1894 – Labor Day becomes an official US holiday.
Labor Day in the United States is a public holiday celebrated on the first Monday in September. It honors the American labor movement and the contributions that workers have made to the strength, prosperity, and well-being of the country. It is the Monday of the long weekend known as Labor Day Weekend and it is considered the unofficial end of summer.
Beginning in the late 19th century, as the trade union and labor movements grew, trade unionists proposed that a day be set aside to celebrate labor. “Labor Day” was promoted by the Central Labor Union and the Knights of Labor, which organized the first parade in New York City. In 1887, Oregon was the first state of the United States to make it an official public holiday. By the time it became an official federal holiday in 1894, thirty U.S. states officially celebrated Labor Day.
1906 – Maria Goeppert-Mayer, Polish-American physicist and academic, Nobel Prize laureate is born.
Maria Goeppert Mayer was a German-born American theoretical physicist, and Nobel laureate in Physics for proposing the nuclear shell model of the atomic nucleus. She was the second female Nobel laureate in physics, after Marie Curie.
A graduate of the University of Göttingen, Goeppert Mayer wrote her doctorate on the theory of possible two-photon absorption by atoms. At the time, the chances of experimentally verifying her thesis seemed remote, but the development of the laser permitted this. Today, the unit for the two-photon absorption cross section is named the Goeppert Mayer (GM) unit.
Maria Goeppert married Joseph Edward Mayer and moved to the United States, where he was an associate professor at Johns Hopkins University. Strict rules against nepotism prevented Johns Hopkins University from taking her on as a faculty member, but she was given a job as an assistant and published a landmark paper on double beta decay in 1935. In 1937, she moved to Columbia University, where she took an unpaid position. During World War II, she worked for the Manhattan Project at Columbia on isotope separation, and with Edward Teller at the Los Alamos Laboratory on the development of the Teller’s “Super” bomb.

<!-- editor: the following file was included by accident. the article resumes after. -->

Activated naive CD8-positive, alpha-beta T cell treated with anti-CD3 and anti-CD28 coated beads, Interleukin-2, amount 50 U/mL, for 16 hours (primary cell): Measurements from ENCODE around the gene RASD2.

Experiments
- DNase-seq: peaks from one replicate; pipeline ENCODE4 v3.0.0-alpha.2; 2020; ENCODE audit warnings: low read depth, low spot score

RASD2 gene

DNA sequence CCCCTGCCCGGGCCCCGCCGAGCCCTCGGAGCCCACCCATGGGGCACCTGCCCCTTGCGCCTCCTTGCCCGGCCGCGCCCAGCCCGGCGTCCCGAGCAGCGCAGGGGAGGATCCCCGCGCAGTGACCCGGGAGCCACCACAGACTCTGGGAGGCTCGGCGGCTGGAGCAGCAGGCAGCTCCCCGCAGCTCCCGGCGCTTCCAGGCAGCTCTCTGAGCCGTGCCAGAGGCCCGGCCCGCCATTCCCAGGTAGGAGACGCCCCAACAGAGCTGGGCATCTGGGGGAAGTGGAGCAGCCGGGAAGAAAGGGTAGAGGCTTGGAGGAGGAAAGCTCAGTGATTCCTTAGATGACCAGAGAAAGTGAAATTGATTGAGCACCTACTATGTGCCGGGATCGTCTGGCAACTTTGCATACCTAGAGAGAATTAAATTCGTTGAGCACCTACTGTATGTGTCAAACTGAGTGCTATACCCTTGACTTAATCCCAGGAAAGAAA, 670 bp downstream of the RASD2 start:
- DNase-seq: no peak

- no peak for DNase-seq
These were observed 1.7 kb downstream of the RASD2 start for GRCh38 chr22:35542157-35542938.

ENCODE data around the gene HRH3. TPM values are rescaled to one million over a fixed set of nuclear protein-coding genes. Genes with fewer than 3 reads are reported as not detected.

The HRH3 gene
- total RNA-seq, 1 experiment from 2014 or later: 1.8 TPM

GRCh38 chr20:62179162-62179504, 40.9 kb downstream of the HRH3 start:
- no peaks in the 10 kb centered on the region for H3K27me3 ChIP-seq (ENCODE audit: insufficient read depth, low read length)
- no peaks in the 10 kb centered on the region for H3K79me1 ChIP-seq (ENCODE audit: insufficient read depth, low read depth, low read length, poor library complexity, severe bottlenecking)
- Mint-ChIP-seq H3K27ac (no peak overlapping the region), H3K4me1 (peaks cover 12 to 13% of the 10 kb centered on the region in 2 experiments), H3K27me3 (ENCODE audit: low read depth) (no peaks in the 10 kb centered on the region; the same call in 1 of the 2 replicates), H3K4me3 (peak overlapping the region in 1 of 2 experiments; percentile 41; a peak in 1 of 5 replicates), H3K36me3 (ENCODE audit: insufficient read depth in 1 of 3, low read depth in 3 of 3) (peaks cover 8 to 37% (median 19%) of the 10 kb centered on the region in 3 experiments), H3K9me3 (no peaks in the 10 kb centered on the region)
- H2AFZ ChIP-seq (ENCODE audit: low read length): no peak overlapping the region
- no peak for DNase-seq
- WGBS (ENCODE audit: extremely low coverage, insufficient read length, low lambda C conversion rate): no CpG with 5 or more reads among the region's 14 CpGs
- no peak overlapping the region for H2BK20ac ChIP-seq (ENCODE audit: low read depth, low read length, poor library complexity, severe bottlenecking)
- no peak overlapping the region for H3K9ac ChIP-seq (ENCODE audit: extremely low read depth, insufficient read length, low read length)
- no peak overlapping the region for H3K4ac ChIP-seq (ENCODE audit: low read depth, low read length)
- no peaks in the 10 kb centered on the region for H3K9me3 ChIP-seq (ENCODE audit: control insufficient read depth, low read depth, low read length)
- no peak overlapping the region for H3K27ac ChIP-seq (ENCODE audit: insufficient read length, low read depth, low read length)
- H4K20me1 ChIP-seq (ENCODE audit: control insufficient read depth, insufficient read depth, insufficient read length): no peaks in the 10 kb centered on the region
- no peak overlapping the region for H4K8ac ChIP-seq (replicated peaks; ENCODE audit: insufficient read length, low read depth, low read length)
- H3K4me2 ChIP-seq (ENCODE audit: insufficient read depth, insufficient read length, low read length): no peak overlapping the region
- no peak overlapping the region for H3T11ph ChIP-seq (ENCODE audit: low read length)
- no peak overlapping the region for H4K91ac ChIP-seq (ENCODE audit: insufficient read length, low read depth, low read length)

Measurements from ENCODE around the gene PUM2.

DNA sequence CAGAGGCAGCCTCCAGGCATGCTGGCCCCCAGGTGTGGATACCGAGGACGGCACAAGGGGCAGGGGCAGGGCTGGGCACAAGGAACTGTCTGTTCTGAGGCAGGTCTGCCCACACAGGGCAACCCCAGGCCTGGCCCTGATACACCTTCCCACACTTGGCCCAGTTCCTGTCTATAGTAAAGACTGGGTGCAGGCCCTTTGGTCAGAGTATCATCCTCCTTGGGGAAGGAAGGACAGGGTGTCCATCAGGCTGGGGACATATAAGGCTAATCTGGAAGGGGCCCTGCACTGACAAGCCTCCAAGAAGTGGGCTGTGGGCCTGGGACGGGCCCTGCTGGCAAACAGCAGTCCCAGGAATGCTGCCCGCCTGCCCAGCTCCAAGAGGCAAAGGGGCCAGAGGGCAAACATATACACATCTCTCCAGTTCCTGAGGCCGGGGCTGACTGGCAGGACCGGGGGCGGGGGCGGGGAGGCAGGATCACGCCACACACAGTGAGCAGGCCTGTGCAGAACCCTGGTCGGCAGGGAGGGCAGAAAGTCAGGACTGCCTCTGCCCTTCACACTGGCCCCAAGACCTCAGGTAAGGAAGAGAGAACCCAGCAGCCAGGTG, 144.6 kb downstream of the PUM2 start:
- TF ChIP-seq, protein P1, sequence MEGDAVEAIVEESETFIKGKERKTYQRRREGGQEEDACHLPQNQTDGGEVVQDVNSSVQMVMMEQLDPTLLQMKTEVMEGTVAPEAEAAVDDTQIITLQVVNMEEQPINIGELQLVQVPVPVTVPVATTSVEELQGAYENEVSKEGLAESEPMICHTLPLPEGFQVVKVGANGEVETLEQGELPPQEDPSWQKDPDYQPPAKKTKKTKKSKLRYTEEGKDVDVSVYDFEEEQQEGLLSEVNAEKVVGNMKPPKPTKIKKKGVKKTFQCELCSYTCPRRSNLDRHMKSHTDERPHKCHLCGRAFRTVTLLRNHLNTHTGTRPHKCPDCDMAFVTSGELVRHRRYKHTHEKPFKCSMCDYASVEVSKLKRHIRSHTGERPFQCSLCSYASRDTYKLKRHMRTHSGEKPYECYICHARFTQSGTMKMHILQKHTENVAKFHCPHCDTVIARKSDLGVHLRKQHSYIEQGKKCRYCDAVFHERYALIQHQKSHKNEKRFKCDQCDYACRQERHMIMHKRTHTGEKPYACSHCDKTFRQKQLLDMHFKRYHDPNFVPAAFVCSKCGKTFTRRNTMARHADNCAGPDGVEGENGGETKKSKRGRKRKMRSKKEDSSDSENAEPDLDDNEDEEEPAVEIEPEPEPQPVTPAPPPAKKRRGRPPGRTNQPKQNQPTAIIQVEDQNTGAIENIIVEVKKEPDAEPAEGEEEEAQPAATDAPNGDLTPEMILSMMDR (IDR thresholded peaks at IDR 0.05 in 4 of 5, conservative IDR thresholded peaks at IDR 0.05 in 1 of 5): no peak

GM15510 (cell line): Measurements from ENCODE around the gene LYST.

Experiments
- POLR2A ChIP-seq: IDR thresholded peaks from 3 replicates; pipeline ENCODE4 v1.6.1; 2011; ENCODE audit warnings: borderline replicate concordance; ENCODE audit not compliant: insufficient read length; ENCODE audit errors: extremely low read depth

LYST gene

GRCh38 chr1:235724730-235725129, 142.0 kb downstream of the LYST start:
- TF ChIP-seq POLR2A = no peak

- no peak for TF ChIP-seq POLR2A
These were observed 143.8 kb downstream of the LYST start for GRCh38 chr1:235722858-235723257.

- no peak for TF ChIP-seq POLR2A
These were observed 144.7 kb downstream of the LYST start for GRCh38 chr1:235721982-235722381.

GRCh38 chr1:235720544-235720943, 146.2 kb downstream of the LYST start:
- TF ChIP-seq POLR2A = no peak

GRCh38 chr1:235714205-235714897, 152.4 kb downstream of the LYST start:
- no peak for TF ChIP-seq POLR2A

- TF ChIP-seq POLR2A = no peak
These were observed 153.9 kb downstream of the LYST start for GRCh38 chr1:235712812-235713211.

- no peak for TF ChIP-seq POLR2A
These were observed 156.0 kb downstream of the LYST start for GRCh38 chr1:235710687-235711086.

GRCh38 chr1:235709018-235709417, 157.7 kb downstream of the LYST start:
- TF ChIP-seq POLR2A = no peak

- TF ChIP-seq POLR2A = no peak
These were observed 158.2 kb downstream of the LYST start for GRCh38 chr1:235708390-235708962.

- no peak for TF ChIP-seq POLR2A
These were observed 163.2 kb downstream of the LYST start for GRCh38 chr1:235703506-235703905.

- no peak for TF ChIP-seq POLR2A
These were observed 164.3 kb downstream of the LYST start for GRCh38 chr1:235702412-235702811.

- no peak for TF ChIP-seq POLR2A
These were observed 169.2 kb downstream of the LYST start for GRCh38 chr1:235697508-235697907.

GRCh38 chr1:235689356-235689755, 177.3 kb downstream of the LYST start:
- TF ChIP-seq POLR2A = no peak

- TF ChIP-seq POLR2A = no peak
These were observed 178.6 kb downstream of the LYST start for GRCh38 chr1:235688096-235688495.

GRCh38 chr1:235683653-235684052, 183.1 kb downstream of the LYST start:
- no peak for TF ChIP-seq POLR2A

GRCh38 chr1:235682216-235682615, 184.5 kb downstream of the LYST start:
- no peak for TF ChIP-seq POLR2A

After the war, Goeppert Mayer became a voluntary associate professor of Physics at the University of Chicago (where Teller and her husband worked) and a senior physicist at the nearby Argonne National Laboratory. She developed a mathematical model for the structure of nuclear shells, for which she was awarded the Nobel Prize in Physics in 1963, which she shared with J. Hans D. Jensen and Eugene Wigner. In 1960, she was appointed full professor of physics at the University of California at San Diego.
1926 – Robert Ledley, American academic and inventor
Robert Steven Ledley, Professor of Physiology and Biophysics and Professor of Radiology at Georgetown University School of Medicine, pioneered the use of electronic digital computers in biology and medicine. In 1959, he wrote two influential articles in Science: “Reasoning Foundations of Medical Diagnosis” (with Lee B. Lusted) and “Digital Electronic Computers in Biomedical Science”. Both articles encouraged biomedical researchers and physicians to adopt computer technology. In 1960 he established the National Biomedical Research Foundation (NBRF), a non-profit research organization dedicated to promoting the use of computers and electronic equipment in biomedical research. At the NBRF Ledley pursued several major projects: the early 1960s development of the Film Input to Digital Automatic Computer (FIDAC), which automated the analysis of chromosomes; the invention of the Automatic Computerized Transverse Axial (ACTA) whole-body CT scanner in the mid-1970s; managing the Atlas of Protein Sequence and Structure (created in 1965 by Margaret O. Dayhoff); and the establishment of the Protein Information Resource in 1984. Ledley also served as editor of several major peer-reviewed biomedical journals. In 1990, Ledley was inducted into the National Inventors Hall of Fame. He was awarded the National Medal of Technology in 1997. He retired as president and research director of the NBRF in 2010.